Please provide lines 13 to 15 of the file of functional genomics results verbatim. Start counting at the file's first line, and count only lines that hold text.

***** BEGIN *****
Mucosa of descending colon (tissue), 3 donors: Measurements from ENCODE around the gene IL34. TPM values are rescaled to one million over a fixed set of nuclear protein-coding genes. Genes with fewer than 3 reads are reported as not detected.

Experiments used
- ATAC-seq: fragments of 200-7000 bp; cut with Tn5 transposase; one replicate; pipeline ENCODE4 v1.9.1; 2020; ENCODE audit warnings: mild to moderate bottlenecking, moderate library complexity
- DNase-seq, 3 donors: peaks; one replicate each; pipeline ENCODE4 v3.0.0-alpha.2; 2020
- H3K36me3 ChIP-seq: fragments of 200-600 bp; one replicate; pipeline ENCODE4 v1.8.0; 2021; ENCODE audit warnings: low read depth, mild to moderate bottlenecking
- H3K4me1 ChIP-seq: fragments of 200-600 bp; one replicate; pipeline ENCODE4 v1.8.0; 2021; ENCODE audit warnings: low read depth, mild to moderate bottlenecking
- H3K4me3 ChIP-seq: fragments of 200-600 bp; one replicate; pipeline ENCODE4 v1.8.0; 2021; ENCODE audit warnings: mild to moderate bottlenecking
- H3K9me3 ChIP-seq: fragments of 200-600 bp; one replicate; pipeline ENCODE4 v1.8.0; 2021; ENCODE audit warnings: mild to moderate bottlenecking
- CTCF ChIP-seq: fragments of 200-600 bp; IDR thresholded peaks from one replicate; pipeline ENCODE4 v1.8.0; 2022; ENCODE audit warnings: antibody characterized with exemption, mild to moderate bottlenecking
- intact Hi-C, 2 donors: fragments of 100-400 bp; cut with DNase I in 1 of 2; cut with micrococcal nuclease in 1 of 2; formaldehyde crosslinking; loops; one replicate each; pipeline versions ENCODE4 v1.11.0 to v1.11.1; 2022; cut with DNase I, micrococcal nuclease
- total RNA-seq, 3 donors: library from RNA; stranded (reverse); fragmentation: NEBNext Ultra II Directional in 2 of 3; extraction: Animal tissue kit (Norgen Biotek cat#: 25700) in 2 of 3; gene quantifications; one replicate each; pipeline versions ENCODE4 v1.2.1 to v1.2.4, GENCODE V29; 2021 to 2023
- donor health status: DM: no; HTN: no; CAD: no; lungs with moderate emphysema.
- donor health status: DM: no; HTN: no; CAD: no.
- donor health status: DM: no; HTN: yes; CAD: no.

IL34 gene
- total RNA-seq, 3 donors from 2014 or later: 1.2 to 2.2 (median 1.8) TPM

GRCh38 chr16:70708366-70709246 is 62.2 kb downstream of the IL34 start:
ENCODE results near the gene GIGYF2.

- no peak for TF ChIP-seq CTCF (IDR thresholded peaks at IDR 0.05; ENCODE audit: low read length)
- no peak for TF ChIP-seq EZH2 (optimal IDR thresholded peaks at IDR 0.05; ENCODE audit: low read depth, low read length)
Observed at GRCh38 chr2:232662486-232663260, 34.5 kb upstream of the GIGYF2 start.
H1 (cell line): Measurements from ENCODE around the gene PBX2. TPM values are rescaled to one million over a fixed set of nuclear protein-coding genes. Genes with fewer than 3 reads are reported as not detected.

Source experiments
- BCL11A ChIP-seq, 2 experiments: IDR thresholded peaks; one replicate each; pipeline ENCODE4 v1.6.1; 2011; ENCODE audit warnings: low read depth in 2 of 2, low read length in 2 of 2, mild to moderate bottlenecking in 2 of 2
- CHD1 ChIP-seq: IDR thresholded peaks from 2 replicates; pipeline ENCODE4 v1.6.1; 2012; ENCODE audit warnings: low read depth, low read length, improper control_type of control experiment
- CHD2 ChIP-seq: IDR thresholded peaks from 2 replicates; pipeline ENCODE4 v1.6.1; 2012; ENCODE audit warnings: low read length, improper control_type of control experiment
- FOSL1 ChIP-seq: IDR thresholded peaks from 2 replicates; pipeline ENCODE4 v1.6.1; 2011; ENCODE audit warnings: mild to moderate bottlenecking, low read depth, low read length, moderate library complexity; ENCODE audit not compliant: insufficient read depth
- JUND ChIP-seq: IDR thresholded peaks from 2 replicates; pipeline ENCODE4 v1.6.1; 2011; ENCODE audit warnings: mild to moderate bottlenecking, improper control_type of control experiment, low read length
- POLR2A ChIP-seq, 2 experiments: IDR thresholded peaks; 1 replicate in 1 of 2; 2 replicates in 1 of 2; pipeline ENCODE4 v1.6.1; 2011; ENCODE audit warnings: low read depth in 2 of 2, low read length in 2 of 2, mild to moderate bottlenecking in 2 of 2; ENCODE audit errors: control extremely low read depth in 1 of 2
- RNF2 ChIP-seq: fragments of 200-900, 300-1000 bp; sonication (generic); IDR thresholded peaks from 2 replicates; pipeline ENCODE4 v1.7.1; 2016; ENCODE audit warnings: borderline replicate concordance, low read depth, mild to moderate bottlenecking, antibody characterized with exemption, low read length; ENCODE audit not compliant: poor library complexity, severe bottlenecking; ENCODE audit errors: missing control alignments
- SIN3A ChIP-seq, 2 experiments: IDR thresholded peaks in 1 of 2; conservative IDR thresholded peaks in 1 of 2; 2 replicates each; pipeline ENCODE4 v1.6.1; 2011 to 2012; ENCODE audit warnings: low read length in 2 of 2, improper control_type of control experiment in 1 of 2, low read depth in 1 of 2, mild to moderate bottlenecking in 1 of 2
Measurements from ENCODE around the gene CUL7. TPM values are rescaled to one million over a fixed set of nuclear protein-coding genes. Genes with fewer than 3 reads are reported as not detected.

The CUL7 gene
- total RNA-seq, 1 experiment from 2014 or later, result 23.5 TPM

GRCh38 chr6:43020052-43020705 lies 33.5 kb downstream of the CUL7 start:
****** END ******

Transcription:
- donor health status: DM: no; HTN: no; CAD: no.
- donor health status: DM: no; HTN: yes; CAD: no.

IL34 gene